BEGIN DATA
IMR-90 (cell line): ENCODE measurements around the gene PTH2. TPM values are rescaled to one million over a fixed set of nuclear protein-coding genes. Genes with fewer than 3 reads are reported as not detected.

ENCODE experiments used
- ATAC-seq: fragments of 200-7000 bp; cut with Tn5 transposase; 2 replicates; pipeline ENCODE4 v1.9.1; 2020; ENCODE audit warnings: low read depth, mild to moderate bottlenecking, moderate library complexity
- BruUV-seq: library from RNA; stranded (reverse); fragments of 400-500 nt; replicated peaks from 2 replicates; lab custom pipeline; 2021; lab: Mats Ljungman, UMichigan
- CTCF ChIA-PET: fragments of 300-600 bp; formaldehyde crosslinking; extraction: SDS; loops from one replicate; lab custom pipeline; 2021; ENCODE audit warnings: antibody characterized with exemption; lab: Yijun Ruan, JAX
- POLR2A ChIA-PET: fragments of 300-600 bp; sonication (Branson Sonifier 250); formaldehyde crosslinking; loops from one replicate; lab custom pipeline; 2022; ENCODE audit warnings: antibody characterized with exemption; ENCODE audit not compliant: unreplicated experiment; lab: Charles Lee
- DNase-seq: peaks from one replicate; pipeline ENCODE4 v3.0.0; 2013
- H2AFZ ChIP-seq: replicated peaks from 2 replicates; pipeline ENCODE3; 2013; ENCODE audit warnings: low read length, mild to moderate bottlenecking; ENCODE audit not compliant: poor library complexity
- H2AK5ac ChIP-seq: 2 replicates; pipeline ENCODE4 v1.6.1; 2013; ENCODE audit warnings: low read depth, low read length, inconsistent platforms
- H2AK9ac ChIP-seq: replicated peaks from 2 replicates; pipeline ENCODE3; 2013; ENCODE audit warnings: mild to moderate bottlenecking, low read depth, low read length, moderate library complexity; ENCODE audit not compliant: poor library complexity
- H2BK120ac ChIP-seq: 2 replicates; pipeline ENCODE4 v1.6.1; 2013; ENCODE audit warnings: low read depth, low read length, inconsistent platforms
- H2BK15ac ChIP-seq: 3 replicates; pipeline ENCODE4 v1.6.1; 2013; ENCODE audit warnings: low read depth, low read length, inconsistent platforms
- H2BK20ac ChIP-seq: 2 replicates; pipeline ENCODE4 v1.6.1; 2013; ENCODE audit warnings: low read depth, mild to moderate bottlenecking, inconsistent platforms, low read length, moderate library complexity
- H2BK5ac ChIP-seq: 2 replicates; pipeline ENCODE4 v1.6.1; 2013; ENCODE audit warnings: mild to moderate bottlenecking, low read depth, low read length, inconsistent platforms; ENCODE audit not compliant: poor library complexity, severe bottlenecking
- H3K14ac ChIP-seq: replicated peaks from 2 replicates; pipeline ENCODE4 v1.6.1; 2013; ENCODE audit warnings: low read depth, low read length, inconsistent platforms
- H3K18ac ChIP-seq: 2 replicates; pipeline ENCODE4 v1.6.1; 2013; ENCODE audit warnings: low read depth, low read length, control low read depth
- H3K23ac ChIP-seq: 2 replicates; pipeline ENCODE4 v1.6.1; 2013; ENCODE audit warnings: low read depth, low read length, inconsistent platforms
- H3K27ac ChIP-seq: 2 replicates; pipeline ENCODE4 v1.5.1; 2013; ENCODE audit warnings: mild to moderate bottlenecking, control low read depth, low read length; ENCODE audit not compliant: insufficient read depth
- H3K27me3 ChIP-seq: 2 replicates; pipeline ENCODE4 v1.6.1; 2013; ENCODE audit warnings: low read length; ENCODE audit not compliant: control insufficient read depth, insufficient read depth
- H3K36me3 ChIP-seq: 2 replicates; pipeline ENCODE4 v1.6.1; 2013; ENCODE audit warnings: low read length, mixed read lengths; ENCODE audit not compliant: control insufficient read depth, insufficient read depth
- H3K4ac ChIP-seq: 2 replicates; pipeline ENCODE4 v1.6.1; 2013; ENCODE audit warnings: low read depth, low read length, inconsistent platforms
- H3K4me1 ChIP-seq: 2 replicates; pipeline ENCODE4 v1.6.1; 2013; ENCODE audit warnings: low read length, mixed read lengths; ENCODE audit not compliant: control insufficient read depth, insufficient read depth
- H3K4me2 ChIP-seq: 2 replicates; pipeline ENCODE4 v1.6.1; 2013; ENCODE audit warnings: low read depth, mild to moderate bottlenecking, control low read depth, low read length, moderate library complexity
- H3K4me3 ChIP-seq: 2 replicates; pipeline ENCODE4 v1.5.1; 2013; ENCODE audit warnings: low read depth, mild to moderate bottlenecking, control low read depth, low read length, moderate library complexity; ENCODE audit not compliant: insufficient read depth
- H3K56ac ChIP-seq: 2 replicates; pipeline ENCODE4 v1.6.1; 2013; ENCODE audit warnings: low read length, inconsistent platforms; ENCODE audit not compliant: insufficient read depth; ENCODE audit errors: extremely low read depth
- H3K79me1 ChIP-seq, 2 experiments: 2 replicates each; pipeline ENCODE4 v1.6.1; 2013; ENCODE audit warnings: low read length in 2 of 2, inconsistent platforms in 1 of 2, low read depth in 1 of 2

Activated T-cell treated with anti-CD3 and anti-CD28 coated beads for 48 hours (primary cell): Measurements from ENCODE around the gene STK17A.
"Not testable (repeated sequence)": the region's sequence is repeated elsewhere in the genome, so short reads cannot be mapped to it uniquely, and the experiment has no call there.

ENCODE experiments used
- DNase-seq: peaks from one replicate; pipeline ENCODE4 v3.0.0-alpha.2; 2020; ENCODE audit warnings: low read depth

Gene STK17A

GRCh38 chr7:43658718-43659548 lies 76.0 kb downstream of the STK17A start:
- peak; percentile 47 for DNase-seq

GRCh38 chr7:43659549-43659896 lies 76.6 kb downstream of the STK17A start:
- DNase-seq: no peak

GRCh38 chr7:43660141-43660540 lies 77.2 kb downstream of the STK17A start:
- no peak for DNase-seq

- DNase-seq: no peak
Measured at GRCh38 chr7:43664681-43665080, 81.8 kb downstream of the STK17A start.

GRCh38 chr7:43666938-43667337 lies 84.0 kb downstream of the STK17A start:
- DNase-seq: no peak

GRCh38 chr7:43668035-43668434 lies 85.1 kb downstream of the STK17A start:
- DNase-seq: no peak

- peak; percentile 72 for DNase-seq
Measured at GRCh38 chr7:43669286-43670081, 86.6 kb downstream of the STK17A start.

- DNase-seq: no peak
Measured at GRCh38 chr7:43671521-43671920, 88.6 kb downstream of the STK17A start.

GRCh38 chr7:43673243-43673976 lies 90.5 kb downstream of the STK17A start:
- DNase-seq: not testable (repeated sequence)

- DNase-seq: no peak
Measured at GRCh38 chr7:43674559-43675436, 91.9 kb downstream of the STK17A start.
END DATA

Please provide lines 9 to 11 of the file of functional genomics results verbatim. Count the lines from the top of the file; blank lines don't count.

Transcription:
- H2AK5ac ChIP-seq: 2 replicates; pipeline ENCODE4 v1.6.1; 2013; ENCODE audit warnings: low read depth, low read length, inconsistent platforms
- H2AK9ac ChIP-seq: replicated peaks from 2 replicates; pipeline ENCODE3; 2013; ENCODE audit warnings: mild to moderate bottlenecking, low read depth, low read length, moderate library complexity; ENCODE audit not compliant: poor library complexity
- H2BK120ac ChIP-seq: 2 replicates; pipeline ENCODE4 v1.6.1; 2013; ENCODE audit warnings: low read depth, low read length, inconsistent platforms